#5 in Our Summer of Organized Travel -The Carryon

#5 in our Summer of Organized Travel is fitting everything into one suitcase.

Nothing says ease like a rolling suitcase. Think about bringing one carry-on and then a personal item like a handbag or backpack for the items you'll use in-flight. This will save you time in the baggage claim and keep things simple while you travel. Nothing says "tourist" like a giant stack of suitcases on the curb outside the hotel. Not to mention they're a pain in the rear end to wrangle.


#2 in Our Summer of Organized Travel - Lists


#2 in our Summer of Organized Travel is the road trip.

The fun of a road trip is the thrill of just jumping in your car and going. But we all know leaving home without your travel necessities like money, a change of undies and emergency Hot Tamales is a bad idea. Make a list ahead of time so that you don't forget anything that will make the drive more comfortable.

#4 In Our Summer of Organized Travel: Packing Tips


#4 on our Summer of Organized Travel is my least favorite, Packing.Though it is essential, it doesn't have to be difficult:

Make a list before you begin, even if it's just a general outline of what you'll need. This works especially well with older kids who are capable of packing for themselves if they have a little guidance. Such as:

3 short sleeve shirts

3 shorts

4 socks

4 undies


-Also, roll up your clothes to fit more into your suitcase.

-Bring extra plastic bags and be amazed at how often they come in handy (think: leaky shampoo bottles, snacks, wet clothes, laundry).

-Choose only a few pairs of shoes that can multitask.

-Always pack clothing that can be layered between indoor and outdoor venues.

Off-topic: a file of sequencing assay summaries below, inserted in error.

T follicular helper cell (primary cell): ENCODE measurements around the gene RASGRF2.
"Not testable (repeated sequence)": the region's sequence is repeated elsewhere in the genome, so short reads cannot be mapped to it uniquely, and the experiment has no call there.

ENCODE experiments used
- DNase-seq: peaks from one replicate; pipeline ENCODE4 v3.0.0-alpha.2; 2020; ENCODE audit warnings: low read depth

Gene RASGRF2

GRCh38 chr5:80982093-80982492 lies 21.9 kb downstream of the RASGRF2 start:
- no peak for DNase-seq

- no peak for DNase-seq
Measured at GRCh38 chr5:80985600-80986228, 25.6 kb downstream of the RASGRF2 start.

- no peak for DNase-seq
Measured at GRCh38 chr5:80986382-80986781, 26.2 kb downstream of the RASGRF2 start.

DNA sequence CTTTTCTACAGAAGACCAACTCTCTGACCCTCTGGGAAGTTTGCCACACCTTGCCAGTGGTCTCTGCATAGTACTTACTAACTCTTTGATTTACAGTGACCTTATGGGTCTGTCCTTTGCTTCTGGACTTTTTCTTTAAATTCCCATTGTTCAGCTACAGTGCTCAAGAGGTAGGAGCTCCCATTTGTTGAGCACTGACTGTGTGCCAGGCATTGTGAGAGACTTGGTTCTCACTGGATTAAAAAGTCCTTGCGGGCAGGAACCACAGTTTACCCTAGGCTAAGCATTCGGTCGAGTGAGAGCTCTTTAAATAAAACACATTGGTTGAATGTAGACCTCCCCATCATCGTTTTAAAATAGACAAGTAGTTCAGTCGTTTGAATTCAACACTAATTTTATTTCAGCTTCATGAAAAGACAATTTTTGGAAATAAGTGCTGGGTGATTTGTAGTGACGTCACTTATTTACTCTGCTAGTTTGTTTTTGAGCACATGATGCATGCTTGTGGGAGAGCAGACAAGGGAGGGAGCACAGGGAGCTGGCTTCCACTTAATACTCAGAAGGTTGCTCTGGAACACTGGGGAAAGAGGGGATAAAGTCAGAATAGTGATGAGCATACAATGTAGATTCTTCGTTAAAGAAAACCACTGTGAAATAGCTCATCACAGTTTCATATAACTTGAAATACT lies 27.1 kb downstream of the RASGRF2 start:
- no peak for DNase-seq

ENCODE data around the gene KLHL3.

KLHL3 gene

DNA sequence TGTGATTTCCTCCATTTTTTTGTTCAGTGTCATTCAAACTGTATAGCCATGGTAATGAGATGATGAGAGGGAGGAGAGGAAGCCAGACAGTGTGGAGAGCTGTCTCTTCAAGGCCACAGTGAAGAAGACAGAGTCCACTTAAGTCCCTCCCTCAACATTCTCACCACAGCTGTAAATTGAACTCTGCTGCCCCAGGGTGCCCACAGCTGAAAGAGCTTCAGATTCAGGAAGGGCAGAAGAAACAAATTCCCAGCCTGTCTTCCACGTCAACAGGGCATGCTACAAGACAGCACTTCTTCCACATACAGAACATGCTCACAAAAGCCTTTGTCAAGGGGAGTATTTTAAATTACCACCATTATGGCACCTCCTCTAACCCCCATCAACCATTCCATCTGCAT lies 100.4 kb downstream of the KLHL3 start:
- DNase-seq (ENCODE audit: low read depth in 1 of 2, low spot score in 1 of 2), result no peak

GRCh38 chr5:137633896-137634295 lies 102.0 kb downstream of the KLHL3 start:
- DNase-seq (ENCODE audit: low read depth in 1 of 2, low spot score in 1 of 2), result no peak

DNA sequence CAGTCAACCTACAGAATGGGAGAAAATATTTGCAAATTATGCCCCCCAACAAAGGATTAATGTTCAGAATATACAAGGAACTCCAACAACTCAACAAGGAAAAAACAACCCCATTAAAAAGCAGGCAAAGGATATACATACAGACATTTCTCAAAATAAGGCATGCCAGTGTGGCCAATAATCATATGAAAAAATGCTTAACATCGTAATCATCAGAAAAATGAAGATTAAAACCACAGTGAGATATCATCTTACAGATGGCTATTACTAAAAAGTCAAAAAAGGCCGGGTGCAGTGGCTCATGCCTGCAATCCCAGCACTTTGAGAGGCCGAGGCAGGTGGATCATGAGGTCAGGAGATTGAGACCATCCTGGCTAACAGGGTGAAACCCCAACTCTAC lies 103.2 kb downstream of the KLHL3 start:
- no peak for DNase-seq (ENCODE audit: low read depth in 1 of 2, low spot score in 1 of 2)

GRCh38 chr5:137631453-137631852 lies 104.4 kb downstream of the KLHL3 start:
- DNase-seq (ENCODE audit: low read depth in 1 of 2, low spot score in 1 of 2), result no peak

-Bring clothes in complementary colors that you can mix & match for more outfit choices.

#3 in Our Summer of Organized Travel

#3 in our Summer Of Organized Travel is the itinerary.

-Flight numbers and times

-Phone numbers of rental car companies airlines, and hotels

-Addresses of hotels and any place you plan to visit

-When out of the country, the address and phone number of your country's embassy

It sounds really old school when I suggest that you write the times and numbers of your flights and hotels on an index card that you keep in your backpack or jacket. Having all of this written down will save you from wondering where you're supposed to be and how you're getting there, especially if your phone runs out of battery.

Thanks to The Spruce Blog for the awesome tips.


Under Where?


When your undies wear out, what do you do? Toss them in the trash, right? Under garments contribute to the 85% of textiles in America that will end up in landfills. Lot's of folks, like Goodwill and the Salvation Army will accept clean underwear in good condition. Your tightie whities are holey? Unsellable undies will head to facilities to be shredded and upcycled as furniture or automobile stuffing. If your underpants are happen 100% cotton, they can even be composted!


Paint the Town

Let's get creative with ways to dispose of unused paints.

Donate at Habitat for Humanity, @habitatsandiego, or a community theater that can use them to paint sets, such as CYT, Christian Youth Theatre, here in San Diego Otherwise, dry out latex and acrylic paint -- leave tops off for small amounts, or if you have a lot, pour in sand or kitty litter to absorb it -- and throw it away after it dries. Oil-based paints are considered household hazardous waste; check with the city for collection days.


Take 2 and Call Me in the Morning


How should I dispose of unused or expired medication? Well... some labels will say to flush down the toilet, but that really isn't the best option, especially with strong pain killers. The article How to Get Rid of Anything recommends this.

"Flushing isn’t the best method for most drugs, because they can contaminate the water supply and affect fish and wildlife. For those meds, law-enforcement agencies sponsor “take-back” days or supply drop-off boxes. You can also mix medication with kitty litter or coffee grounds (to prevent animals from eating it), seal it in a plastic bag, and toss it -- but scratch off personal information from the prescription bottles first. If you use needles for medical purposes (insulin or hormone injections, say), see if your pharmacy will take back used ones for safe disposal."